Effect of Heat Stress on the Core Body Temperature in Normal Adults Rats The Study was Carried out At Makerere University, College uf Health Sciences, Mulago K

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K. ALI
K. J. JOSEPH
O. A. SHABAN
A. WALUSANSA

Abstract

Globally, rats are among the most important non-human mammals in both the natural ecosystems and Laboratory settings; they are the most commonly used models in assessing essential drugs and other substances that can subsequently be used safely in humans. At present, Sub Saharan Africa, and Uganda in particular, faces scarcity of rats, especially laboratory grown strains. This could probably be attributed to the ongoing climate change characterized by global warming. Core body temperature is a major factor that controls life processes in biological systems by affecting enzymatic activities. Hence, environmental factors that alter core body temperature can hinder metabolic processes, leading to adverse effects such as; dizziness, madness, impairment of the brain function, reduced response to stimuli, improper impaired coordination, locomotion, and heart beat, and may eventually lead to death of the organism. Among such factors, temperature stress has been documented as being key in altering core body temperature of organisms. Core body temperatures can be altered by factors such as; environmental temperatures, drugs, disease. Though much research has been done about the effect of heat stress on core body temperature of mammals, especially man in Sub Saharan Africa, little is known about rats and other essential mammals that lack sweat glands and have furred bodies. This study assessed the effect of temperature stress on the core body temperature in normal adult rats (Rattus norvegicus) living in Sub Saharan Africa, taking those in Uganda as the case study, to avail data that can guide to improved availability and conservative utilization of rats in this region. A total of sixty rats (60) divided into three treatment groups each containing twenty (20). Twenty (20) rats subjected to hypothermia (10 oC) another twenty (20) hyperthermia (41 oC) while the rest kept at the prevailing room temperature of 25oC maintained constant by the thermostat. In each case the rectal temperature measurement estimated the core body temperature by inserting the digital thermometer into the anus before and after treatment. The results indicated that the core body temperature significantly decreased on exposure to hypothermia and insignificantly increased in hyperthermia. Therefore, it was concluded that the core body temperature was affected by hypothermia and not hyperthermia. Thus, hypothermia renders the use Rattus norvegicus ineffective experiment models to represent human beings.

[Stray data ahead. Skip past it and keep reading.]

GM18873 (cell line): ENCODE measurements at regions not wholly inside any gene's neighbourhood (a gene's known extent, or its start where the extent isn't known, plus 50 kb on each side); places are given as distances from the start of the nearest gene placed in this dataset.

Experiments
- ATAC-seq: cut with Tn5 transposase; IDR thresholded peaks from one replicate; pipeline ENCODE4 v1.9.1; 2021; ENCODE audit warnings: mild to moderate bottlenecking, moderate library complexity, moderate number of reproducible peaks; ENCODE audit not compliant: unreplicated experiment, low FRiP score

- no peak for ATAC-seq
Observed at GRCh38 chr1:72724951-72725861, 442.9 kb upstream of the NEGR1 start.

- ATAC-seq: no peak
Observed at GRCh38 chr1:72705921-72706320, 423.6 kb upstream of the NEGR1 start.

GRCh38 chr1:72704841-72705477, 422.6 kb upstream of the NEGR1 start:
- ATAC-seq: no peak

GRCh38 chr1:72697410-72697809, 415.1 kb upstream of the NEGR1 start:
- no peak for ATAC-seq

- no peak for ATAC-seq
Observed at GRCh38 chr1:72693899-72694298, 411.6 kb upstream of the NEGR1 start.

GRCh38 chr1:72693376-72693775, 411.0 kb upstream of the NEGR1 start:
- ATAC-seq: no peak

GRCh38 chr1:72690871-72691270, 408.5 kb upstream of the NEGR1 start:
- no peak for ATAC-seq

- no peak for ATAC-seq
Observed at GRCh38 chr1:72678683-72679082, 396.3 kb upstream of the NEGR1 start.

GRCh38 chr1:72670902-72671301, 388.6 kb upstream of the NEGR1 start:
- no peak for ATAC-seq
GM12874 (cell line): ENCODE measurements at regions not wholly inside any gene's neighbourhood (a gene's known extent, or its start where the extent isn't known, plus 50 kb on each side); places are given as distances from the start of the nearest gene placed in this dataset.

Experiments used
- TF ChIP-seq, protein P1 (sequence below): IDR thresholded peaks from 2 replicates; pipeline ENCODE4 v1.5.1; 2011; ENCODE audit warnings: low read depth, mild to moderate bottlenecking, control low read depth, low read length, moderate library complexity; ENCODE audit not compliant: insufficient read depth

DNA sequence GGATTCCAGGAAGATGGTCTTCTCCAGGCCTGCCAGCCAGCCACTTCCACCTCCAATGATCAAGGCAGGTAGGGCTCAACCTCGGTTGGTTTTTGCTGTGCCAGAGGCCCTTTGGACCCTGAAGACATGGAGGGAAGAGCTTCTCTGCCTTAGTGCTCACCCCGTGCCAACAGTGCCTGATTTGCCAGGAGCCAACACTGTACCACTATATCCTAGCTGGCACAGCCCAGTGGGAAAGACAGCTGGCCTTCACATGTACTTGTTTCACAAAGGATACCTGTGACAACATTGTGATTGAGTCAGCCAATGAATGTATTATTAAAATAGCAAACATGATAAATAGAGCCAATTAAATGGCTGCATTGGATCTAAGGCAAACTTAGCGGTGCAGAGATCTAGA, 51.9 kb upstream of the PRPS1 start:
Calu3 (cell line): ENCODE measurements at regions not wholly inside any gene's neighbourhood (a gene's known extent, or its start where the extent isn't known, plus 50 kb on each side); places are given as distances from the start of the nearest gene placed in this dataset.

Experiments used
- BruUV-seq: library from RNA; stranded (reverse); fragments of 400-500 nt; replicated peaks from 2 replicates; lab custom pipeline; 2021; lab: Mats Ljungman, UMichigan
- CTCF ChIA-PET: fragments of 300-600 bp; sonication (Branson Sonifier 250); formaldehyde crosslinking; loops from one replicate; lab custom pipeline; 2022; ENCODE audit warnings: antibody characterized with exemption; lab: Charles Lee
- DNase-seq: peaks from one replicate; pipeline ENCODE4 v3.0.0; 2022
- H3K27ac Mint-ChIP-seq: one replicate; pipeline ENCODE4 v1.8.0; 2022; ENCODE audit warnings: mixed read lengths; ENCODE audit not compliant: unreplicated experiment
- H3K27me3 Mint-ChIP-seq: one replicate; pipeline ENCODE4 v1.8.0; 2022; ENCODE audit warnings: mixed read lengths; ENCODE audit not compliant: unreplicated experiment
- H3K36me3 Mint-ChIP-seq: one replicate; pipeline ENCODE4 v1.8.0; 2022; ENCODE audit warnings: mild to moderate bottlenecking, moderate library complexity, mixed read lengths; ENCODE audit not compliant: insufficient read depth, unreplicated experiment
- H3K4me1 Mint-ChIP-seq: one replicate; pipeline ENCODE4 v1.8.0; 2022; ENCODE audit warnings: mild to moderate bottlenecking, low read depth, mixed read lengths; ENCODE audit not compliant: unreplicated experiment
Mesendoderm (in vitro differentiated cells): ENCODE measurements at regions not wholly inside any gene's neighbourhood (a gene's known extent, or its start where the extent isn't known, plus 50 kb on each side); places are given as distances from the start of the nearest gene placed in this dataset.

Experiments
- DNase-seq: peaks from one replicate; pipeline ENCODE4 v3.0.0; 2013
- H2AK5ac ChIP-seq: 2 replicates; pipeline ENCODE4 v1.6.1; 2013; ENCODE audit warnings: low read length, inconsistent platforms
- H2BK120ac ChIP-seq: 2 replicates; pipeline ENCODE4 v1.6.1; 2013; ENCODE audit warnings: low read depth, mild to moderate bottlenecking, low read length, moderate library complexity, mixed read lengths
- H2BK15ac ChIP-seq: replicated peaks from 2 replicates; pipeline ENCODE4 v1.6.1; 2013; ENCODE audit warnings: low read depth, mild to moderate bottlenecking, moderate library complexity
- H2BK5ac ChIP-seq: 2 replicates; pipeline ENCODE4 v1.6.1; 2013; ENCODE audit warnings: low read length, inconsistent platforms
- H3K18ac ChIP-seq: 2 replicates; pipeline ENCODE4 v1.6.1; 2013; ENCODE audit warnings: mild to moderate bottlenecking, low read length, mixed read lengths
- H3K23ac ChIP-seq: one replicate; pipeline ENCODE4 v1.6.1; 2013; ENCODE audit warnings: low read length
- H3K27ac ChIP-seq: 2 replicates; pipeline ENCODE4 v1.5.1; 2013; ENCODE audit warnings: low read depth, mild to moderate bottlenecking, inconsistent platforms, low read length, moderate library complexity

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K. ALI, K. J. JOSEPH, O. A. SHABAN, & A. WALUSANSA. (2018). Effect of Heat Stress on the Core Body Temperature in Normal Adults Rats The Study was Carried out At Makerere University, College uf Health Sciences, Mulago K. Sindh University Research Journal - SURJ (Science Series), 50(3D). https://doi.org/10.26692/surj.v50i3D.1203
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